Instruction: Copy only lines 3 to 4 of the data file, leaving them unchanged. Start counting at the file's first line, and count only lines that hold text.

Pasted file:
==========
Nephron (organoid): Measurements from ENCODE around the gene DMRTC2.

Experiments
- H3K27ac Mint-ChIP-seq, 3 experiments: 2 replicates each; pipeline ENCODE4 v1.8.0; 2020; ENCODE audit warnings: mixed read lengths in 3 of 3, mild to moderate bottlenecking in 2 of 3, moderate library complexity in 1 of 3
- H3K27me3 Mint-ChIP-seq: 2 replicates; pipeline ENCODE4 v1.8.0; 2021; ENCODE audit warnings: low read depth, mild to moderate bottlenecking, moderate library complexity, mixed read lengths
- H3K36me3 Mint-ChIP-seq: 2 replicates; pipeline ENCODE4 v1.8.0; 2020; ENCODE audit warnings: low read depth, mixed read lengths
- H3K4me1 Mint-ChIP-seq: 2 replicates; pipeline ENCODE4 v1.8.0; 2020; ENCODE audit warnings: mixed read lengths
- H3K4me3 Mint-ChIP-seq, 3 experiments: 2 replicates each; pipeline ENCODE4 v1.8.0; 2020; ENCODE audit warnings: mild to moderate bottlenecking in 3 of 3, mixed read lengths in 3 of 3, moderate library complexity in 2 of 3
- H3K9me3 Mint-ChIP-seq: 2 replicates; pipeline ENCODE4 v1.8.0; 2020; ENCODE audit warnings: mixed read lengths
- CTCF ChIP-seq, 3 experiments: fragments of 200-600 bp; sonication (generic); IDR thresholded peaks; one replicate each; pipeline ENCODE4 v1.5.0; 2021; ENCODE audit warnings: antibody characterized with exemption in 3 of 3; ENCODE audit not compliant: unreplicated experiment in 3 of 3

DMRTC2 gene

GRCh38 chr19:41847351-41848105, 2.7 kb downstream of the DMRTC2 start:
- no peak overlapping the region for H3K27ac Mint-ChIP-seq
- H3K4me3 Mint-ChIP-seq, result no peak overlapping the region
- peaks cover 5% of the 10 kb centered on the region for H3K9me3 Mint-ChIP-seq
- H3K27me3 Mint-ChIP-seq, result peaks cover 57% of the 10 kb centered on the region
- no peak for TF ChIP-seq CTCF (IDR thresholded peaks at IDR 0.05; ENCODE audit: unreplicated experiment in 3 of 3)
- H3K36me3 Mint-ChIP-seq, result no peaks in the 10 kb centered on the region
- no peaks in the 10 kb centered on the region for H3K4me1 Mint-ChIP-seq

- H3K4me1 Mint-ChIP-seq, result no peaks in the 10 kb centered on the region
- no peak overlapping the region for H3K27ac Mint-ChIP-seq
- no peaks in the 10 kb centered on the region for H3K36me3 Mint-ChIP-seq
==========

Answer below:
- H3K27ac Mint-ChIP-seq, 3 experiments: 2 replicates each; pipeline ENCODE4 v1.8.0; 2020; ENCODE audit warnings: mixed read lengths in 3 of 3, mild to moderate bottlenecking in 2 of 3, moderate library complexity in 1 of 3
- H3K27me3 Mint-ChIP-seq: 2 replicates; pipeline ENCODE4 v1.8.0; 2021; ENCODE audit warnings: low read depth, mild to moderate bottlenecking, moderate library complexity, mixed read lengths